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Eddie Van Halen: Balancing Act

The Rolling Stone interview

Eddie Van Halen

Eddie Van Halen, United Kingdom, circa 1995.

Mick Hutson/Redferns/Getty

IT’S FUNNY,” Eddie Van Halen says as he kicks back inside the comfort of 5150, the combination recording studio, bunker, video arcade and playhouse next to his home above the San Fernando Valley, in California. “We just got back from a European promotional trip, and this one German journalist said to me, ‘Now wait a minute. I’m no psychologist here, but nobody just does that to their head.’ “

It seems the baby-faced guitarist with the flowing tresses and that winning grin has been replaced by a guy who resembles – depending upon whom you ask – the hippest highway patrolman in the world or a handsome new member of Los Lobos.

“At the time, I couldn’t explain it to him, so I told him I lost a bet,” says the 40-year-old Van Halen. “Later it made me think about the whole thing, because the truth is, cutting my hair off did come at the end of an unbelievably heavy time for me. Our manager, Ed Leffler, died. Then Sammy Hagar was off doing his loony fucking solo career. So we were managing ourselves, and I’m going nuts because I’m getting the bullshit phone calls Ed must have gotten that we never heard about, like ‘Hey, Eddie, would you like to host Star Search?’ I was sitting around here with Tim Collins, who manages Aerosmith. This was probably one of the last nights that I drank – because I’ve stopped drinking – but I was guzzling a bottle of wine down, and finally I said to Tim, ‘I’ll be right back.’ I walked down to the house, grabbed my Norelco shaver and just shaved my head. Cut it completely off. I looked like an Auschwitz victim. I guess everything in my life all came to a head, literally. I was losing it. I was so frustrated and pissed off that I just didn’t know what else to do.”

Amateur hairstylist Eddie Van Halen is the single most admired, influential, revolutionary guitar slinger of his generation. Bursting onto the scene in an era of New Wave and punk, Van Halen swiftly found their metallic constituency with their multiplatinum 1978 debut, Van Halen. Never the critics’ darlings, Van Halen were clearly the people’s choice. Van Halen Mach 1 consisted of the Holland-born brothers Van Halen – Eddie and big brother drummer Alex – bassist Michael Anthony and Überfrontman David Lee Roth. In the beginning the band seemingly profited from the combination of Eddie Van Halen’s groundbreaking “hammer on” guitar riffing and Roth’s campy rock-god-meets-borscht-belt shtick. Touring, recording and partying tirelessly, Van Halen took the coveted hard-rock baton from Led Zeppelin and Aerosmith. And by the time Van Halen released 1984 – which featured such future FM staples as “Jump” and “Hot for Teacher” – they were the biggest band in the land.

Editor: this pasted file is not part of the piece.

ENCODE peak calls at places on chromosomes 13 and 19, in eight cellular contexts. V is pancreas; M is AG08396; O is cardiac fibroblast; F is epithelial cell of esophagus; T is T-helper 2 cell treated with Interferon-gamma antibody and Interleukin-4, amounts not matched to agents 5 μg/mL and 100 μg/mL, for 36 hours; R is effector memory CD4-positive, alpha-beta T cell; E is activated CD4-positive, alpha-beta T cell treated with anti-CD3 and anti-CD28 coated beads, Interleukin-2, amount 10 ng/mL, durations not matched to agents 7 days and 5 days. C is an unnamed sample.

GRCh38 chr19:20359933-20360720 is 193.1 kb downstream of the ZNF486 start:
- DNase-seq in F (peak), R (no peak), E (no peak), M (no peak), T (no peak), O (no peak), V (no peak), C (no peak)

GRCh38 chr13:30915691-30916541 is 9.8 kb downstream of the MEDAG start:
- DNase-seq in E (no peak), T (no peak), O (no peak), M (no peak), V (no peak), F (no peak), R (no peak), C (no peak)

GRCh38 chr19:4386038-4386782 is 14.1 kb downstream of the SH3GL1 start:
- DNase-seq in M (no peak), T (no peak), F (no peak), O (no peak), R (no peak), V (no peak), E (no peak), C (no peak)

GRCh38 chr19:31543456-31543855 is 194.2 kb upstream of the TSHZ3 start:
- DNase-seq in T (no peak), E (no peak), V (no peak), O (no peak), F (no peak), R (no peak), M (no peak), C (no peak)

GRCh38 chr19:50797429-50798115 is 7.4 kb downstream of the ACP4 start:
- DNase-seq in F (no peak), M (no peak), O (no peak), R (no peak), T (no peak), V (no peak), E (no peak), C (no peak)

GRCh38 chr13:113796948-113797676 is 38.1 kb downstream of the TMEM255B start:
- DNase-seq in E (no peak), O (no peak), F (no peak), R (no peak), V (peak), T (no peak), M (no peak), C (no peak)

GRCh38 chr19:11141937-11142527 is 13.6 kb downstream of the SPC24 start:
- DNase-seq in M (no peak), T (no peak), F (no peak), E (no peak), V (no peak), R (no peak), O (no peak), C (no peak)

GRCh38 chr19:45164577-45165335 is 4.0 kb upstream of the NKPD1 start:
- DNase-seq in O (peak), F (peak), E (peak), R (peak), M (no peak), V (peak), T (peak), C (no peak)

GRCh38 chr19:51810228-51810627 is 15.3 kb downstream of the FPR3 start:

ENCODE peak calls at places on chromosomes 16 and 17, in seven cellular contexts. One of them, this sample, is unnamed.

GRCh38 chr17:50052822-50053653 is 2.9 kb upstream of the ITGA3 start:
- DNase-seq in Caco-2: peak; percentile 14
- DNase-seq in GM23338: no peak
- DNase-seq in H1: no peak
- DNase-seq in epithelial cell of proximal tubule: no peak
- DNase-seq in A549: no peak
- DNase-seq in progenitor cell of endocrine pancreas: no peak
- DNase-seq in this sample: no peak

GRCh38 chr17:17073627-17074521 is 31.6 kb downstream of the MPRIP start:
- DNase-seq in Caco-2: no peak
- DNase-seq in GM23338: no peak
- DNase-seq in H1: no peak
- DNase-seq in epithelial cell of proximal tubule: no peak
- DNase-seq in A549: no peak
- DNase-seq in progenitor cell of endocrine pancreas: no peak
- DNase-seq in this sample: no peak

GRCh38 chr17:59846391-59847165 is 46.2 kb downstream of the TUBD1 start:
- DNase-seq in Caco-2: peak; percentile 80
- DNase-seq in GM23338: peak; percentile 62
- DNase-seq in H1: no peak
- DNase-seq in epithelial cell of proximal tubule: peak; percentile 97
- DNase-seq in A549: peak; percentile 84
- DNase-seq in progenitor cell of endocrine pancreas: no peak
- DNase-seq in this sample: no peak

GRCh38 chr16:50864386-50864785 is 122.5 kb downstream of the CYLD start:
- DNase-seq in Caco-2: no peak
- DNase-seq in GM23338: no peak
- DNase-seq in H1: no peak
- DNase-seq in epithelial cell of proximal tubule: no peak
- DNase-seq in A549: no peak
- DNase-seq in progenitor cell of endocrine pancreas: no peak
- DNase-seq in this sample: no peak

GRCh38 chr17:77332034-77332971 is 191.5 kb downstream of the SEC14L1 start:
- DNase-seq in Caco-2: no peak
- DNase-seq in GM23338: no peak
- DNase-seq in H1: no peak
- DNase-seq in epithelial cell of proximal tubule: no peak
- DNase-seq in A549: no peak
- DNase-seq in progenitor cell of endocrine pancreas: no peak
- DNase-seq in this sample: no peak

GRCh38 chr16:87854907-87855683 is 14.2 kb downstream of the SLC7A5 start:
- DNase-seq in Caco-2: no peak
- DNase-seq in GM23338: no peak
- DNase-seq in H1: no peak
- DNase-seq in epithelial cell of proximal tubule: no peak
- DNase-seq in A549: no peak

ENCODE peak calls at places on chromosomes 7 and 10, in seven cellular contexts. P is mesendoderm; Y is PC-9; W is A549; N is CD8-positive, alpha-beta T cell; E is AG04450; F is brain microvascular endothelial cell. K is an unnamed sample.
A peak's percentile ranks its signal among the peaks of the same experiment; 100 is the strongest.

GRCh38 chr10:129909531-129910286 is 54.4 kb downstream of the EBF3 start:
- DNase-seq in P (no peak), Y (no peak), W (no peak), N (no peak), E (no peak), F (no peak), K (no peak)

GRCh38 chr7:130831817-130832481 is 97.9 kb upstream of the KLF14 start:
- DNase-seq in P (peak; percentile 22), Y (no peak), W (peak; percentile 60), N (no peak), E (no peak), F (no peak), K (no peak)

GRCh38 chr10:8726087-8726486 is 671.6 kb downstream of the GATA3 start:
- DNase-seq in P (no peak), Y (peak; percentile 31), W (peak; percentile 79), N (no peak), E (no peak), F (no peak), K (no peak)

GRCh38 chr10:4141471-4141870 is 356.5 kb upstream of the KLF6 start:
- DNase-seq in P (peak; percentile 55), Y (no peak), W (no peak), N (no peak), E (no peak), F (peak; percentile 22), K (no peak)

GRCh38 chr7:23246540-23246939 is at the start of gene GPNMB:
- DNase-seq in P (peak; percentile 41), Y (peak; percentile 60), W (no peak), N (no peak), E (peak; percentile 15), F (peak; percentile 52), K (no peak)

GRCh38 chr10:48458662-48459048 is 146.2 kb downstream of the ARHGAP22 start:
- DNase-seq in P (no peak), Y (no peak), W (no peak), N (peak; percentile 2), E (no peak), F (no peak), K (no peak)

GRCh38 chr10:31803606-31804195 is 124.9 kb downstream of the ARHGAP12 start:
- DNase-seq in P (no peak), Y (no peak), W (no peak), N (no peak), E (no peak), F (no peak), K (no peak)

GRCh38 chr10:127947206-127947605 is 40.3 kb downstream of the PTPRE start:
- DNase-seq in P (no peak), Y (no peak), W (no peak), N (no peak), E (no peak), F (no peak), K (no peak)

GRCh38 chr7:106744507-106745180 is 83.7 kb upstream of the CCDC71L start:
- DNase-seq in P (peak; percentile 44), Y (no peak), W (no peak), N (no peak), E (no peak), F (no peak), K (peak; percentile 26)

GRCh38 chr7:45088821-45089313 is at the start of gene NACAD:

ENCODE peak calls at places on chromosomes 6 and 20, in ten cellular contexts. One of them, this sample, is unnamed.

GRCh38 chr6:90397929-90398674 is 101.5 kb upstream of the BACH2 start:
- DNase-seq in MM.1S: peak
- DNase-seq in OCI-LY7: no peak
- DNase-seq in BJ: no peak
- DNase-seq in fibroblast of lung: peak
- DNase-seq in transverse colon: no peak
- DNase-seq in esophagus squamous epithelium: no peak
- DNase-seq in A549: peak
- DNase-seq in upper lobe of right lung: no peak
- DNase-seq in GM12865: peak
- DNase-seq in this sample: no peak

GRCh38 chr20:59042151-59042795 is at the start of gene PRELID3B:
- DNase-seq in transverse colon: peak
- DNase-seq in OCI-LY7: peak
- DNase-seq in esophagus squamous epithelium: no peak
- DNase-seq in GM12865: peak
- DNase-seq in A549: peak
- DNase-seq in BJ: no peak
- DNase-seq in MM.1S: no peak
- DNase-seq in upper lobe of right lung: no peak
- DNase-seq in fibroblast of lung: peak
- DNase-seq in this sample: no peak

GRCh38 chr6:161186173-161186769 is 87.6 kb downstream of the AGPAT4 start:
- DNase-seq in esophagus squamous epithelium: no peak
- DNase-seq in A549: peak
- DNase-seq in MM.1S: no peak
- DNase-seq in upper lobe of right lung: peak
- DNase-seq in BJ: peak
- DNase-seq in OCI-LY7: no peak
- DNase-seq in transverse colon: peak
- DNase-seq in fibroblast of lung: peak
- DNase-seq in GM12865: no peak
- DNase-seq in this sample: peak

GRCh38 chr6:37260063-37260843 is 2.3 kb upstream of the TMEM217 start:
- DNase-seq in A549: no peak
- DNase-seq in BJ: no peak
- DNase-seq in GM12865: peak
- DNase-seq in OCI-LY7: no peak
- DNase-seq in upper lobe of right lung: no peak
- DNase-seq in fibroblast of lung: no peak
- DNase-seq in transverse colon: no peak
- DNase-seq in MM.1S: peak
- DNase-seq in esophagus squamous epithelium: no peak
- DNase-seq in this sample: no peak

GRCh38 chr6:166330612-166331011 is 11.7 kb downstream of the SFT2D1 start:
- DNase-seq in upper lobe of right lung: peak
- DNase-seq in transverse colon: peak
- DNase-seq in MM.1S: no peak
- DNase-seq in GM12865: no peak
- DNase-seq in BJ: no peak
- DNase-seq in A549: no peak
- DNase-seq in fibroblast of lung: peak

Behind the scenes, though, there was no love lost between Roth and his colleagues. Inspired by the success of his 1985 solo EP, Crazy From the Heat, the increasingly tarnished Diamond Dave went solo that year to ever-decreasing demand. A bitter battle of the bands ensued with no shortage of name-calling coming from both sides. Before long, Eddie Van Halen drafted journeyman rocker Sammy Hagar as the band’s new resident mouthpiece. The result was one of the very few commercially successful lead-singer transplants in recent rock history.

The 1986 debut of Van Halen Mach 2, 5150, went on to sell nearly 5 million copies. That band established a track record that has continued with all of Van Halen’s subsequent releases: 1988’s OU812, 1991’s For Unlawful Carnal Knowledge (F.U.C.K.), 1993’s Live: Right Here, Right Now. Furthermore, Van Hagar became something of a giddy mutual-admiration society. And despite all sorts of recent drama in the lives of the band members and the recent rise of a grungier breed of monsters of rock, Balance – Van Halen’s latest album – looks like yet another smash, having recently entered the Billboard chart at No. 1. Not bad for an album that ranges from the John Cage-style piano abuse of “Strung Out” to the unapologetic power pop of “Can’t Stop Loving You.” Wherever Van Halen fit in the world of rock 1995, Eddie Van Halen is not worried about being seen as a rock dinosaur. “Hey, dinosaurs are great,” he says. “Dinosaurs are huge, right?”

Along with the acclaim, Eddie Van Halen has earned a reputation as a world-class drinker. On my way to his house, I stop at a Sunset Strip liquor store for a soda, and there above the door is a giant blowup of a hammered-looking Eddie Van Halen between similar photos of Keith Moon and Liberace. Farther to his left is a shot of Rick James. Proudly, Van Halen says he’s now gone five months without a drink – four months better than his prior record. And despite a documented and worrying tendency to be newly sober around the release of a new album, Van Halen seems confident that “this time it’s for real.”